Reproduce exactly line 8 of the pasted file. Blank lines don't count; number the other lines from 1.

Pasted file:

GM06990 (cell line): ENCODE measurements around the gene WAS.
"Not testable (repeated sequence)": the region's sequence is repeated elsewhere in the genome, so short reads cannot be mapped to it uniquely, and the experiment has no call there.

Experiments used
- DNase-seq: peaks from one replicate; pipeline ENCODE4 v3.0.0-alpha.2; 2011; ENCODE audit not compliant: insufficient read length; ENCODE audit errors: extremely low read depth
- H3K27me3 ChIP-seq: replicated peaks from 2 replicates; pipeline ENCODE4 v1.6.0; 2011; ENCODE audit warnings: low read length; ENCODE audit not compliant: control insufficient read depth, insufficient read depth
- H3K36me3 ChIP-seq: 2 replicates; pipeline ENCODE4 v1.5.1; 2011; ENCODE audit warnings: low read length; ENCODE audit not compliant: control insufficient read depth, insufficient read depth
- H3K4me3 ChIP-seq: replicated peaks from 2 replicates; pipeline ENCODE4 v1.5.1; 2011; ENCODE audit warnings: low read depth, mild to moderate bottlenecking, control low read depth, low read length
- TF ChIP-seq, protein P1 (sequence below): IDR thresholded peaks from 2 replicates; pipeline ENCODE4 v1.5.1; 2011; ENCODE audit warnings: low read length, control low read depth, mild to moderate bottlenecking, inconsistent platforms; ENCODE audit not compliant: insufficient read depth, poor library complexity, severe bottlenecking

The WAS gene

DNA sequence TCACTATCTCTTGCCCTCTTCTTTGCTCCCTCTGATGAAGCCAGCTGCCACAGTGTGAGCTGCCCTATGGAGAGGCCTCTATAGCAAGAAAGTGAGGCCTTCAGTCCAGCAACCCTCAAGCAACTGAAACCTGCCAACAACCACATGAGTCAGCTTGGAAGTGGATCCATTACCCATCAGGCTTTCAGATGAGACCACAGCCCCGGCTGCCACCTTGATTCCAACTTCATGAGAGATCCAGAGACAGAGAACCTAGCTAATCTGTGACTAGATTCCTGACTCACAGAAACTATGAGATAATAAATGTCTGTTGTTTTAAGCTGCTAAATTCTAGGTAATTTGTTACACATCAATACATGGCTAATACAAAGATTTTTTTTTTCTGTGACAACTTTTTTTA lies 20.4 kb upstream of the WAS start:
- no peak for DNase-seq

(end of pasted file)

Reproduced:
- TF ChIP-seq, protein P1 (sequence below): IDR thresholded peaks from 2 replicates; pipeline ENCODE4 v1.5.1; 2011; ENCODE audit warnings: low read length, control low read depth, mild to moderate bottlenecking, inconsistent platforms; ENCODE audit not compliant: insufficient read depth, poor library complexity, severe bottlenecking